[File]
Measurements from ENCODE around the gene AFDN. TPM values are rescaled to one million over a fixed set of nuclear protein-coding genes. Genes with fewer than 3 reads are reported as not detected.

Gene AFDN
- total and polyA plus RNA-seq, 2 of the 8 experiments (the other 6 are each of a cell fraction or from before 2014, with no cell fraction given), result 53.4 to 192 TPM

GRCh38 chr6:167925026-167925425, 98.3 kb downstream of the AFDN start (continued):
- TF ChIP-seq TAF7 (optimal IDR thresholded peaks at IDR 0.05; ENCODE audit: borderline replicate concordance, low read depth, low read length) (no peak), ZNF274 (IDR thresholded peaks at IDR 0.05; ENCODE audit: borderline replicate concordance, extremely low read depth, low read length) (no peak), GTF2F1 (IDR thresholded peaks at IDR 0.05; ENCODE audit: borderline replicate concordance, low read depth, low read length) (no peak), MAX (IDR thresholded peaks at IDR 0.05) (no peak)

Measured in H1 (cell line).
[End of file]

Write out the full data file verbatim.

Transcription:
Measurements from ENCODE around the gene AFDN. TPM values are rescaled to one million over a fixed set of nuclear protein-coding genes. Genes with fewer than 3 reads are reported as not detected.

Gene AFDN
- total and polyA plus RNA-seq, 2 of the 8 experiments (the other 6 are each of a cell fraction or from before 2014, with no cell fraction given), result 53.4 to 192 TPM

GRCh38 chr6:167925026-167925425, 98.3 kb downstream of the AFDN start (continued):
- TF ChIP-seq TAF7 (optimal IDR thresholded peaks at IDR 0.05; ENCODE audit: borderline replicate concordance, low read depth, low read length) (no peak), ZNF274 (IDR thresholded peaks at IDR 0.05; ENCODE audit: borderline replicate concordance, extremely low read depth, low read length) (no peak), GTF2F1 (IDR thresholded peaks at IDR 0.05; ENCODE audit: borderline replicate concordance, low read depth, low read length) (no peak), MAX (IDR thresholded peaks at IDR 0.05) (no peak)

Measured in H1 (cell line).